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Spoof: Southern gives convicted felons a second chance with new program

Monica SzakacsNews Writer

From orange jumpsuits to books, paroles in the Greater New Haven area who have been previously convicted of a felony will have the opportunity to better themselves through higher education.

Southern will be implementing immediate construction for an additional wing onto Engleman Hall by the end of April 2012 for a program called New Beginnings and Parolees.

This was an initiative that was on the table, secretly, between former Interim President Stanley Battle, Connecticut State University System Board of Trustees, Gov. Dannel Malloy and New Haven Mayor John DeStefano, for the past two years.

“Not knowing if the project would go through and how the public would react without all the details worked out are reasons why we didn’t go public with our proposal,” Malloy said.

For the first semester, Southern President Mary Papazian said there will only be 140 parolees that participate as a test run group for fall 2012. The focus during the summer will be construction on the new wing in order for it to be ready come fall.

As part of a work study program, the parolees will work on campus as desk workers in resident halls and the student center, mail services, and they will also work under Chartwells in Conn Hall and the student center food court.

“Students and parents shouldn’t worry about safety,” Papazian said. “We have campus police already patrolling campus, and additional security guards that will be hired through the state will constantly be present in the new wing, as well as in the student center and Conn Hall.”

Parolees will be picked up by vans, which will be funded through the state, every Monday, Wednesday and Friday. Classes will run from 8 a.m. to noon, and then they will work from 1 p.m. to 5 p.m.

“The 140 guys will be split up into four groups of 35,” Papazian said. “There will be four adjunct professors in different subjects, and every hour the groups will rotate. For the first semester, they will have English 110, mathematics 095, history 110 and introduction to computers and applications.”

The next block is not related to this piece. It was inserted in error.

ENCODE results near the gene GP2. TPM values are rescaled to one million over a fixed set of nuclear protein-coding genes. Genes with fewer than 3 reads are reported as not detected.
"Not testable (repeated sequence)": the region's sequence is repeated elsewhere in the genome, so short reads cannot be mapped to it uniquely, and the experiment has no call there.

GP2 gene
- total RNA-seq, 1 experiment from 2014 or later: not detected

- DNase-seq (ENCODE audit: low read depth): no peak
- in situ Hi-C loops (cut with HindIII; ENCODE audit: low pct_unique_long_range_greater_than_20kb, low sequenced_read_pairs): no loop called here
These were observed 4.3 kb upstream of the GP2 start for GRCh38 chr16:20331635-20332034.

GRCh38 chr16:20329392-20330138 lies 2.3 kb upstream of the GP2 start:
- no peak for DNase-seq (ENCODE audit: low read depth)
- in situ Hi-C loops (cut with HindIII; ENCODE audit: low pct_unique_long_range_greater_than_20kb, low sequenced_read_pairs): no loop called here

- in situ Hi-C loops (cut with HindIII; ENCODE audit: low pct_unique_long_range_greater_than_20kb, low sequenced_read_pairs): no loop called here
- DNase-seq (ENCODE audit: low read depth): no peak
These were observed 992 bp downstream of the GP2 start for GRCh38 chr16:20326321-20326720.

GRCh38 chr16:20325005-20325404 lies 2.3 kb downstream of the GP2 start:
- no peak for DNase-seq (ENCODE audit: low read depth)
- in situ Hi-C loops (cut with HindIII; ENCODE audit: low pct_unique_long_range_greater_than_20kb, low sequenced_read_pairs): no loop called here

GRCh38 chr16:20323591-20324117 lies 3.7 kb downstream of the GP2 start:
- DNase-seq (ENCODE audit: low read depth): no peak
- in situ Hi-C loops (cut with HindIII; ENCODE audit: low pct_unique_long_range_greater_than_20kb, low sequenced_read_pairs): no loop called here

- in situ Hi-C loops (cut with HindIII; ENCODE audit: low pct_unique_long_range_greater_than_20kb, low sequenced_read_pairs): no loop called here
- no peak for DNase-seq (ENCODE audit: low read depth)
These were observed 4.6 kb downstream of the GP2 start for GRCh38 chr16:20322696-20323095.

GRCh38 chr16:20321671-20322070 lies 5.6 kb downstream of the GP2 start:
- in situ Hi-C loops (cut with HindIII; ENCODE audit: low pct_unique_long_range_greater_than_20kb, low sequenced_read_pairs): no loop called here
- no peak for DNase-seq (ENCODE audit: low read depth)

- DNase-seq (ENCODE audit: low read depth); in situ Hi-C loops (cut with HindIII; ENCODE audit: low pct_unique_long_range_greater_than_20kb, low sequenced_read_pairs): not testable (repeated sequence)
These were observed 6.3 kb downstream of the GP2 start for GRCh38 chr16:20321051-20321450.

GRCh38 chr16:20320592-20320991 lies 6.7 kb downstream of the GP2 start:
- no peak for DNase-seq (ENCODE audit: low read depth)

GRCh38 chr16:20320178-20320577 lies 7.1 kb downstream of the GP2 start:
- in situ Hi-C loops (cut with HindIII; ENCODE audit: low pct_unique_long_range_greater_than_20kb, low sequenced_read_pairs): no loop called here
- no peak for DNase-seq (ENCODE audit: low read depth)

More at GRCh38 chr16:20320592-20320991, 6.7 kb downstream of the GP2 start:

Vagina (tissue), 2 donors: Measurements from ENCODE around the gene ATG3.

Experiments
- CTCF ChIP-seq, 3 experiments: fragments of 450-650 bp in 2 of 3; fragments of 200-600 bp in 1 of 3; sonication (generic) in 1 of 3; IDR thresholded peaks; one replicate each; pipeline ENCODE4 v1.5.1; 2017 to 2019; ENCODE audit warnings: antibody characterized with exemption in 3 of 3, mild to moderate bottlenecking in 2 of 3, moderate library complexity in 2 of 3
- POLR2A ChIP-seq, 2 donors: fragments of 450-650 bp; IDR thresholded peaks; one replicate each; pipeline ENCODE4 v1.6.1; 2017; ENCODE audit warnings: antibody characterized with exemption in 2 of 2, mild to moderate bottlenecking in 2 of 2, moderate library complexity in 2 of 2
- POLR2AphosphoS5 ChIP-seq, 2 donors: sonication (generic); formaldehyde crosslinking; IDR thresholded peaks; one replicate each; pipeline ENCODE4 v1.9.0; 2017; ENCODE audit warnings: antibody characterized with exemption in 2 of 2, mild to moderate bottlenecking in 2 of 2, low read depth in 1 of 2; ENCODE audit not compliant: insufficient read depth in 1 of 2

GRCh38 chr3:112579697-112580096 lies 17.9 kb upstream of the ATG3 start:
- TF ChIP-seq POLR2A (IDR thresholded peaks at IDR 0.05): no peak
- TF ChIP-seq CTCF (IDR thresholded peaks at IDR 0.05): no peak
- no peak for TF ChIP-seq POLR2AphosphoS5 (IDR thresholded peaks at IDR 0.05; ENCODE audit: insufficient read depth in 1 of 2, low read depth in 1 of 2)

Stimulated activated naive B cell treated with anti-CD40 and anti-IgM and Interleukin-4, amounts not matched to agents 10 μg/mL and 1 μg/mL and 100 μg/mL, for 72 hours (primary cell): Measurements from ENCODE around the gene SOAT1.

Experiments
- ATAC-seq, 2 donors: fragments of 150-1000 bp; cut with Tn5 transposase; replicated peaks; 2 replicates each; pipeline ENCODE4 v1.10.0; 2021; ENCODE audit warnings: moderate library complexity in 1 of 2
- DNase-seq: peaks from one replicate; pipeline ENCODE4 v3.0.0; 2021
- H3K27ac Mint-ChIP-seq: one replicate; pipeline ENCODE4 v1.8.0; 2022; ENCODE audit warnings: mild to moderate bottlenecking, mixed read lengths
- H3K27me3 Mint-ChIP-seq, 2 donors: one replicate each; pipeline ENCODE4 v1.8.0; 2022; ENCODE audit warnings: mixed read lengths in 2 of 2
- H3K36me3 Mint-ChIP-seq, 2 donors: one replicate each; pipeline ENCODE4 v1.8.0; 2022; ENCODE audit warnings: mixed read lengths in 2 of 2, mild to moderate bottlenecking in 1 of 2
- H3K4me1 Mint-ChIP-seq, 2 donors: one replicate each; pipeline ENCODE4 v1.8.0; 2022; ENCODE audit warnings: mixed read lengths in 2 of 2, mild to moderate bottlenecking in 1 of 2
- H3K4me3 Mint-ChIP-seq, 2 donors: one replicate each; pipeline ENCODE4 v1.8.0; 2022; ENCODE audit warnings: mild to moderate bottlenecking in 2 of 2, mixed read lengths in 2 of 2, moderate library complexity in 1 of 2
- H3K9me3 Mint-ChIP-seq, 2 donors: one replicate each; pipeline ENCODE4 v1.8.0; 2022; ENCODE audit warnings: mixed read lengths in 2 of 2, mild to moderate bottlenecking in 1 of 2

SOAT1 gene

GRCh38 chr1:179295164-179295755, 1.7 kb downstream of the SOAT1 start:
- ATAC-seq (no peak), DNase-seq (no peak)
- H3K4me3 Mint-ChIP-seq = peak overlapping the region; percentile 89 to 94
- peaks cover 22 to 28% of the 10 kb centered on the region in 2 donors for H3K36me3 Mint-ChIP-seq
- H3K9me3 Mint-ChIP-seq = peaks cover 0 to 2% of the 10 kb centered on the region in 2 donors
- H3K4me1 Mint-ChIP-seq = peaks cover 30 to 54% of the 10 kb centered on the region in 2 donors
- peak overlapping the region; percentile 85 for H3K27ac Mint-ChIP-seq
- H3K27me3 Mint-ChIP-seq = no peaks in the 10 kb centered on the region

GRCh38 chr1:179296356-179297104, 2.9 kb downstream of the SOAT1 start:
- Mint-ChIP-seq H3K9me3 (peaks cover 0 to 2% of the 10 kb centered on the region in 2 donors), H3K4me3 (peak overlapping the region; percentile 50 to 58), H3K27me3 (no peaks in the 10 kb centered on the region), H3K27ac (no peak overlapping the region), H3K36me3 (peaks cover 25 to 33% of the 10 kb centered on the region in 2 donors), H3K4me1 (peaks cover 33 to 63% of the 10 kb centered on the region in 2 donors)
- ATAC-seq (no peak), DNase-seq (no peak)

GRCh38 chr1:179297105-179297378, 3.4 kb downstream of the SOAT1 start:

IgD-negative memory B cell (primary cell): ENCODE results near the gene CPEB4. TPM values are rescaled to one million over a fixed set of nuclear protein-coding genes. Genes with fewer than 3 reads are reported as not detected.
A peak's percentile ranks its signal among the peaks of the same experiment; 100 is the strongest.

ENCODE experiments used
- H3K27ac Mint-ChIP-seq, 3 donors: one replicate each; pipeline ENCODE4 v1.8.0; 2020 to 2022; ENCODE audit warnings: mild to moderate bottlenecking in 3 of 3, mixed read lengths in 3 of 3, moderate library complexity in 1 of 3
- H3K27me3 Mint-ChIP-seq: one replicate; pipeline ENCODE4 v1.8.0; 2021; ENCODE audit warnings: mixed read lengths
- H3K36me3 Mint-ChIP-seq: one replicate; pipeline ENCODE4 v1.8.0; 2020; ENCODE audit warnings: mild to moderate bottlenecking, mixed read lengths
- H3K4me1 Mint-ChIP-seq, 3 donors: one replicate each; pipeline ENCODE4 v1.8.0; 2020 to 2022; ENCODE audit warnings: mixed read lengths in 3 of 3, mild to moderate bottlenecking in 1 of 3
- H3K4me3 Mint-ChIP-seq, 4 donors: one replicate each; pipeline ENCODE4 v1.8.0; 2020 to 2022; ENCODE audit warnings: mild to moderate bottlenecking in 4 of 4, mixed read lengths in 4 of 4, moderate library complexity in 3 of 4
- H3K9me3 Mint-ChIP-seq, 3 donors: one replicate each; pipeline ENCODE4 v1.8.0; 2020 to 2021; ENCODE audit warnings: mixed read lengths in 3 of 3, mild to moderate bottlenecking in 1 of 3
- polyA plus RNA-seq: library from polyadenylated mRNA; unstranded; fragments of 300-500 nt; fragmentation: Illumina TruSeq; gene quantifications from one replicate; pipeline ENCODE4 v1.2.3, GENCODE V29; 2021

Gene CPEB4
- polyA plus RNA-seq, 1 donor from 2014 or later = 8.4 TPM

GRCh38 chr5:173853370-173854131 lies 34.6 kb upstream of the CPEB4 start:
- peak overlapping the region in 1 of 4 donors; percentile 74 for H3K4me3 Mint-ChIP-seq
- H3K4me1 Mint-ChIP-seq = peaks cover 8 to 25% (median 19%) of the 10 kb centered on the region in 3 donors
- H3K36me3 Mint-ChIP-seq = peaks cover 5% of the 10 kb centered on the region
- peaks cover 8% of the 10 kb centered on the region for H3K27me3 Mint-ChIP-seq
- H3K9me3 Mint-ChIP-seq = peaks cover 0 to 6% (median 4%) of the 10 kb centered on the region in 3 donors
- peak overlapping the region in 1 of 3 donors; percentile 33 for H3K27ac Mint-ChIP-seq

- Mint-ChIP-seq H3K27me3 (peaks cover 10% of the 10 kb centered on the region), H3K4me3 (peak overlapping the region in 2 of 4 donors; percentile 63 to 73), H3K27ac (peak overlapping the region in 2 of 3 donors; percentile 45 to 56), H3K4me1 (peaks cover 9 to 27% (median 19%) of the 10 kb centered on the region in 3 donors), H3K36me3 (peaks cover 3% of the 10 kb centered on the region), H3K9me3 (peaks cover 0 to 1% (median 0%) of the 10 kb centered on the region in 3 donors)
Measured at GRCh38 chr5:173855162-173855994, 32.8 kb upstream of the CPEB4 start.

If the group of 140 parolees is successful with the first semester, then the school board will decide how many more parolees will be added to the program along with how many new adjunct professors will need to be hired. Once the groups have gone through their general university requirement courses, they will be allowed to pick a major and enter classes with all other students.

If the once-convicted felons meet university grade standards, they will also be allowed to try out for all campus sports and participate in campus clubs and organizations as all other Southern students.

“We shouldn’t discriminate and tell these guys, ‘Hey we don’t trust you because of some mistakes in your past,’ so I think interacting with the campus community will be a great way to break down barriers and stereotypes,” Malloy said.

For respect and concern for students and faculty however, no parole that has been convicted of murder or rape will be allowed to participate in the program.

Under the terms and contracts, if parolees graduate they are eligible for their parole to be discontinued and career services will help place the men in jobs they have received a degree in.

“All parolees get a second chance to redefine themselves,” DeStefano said.

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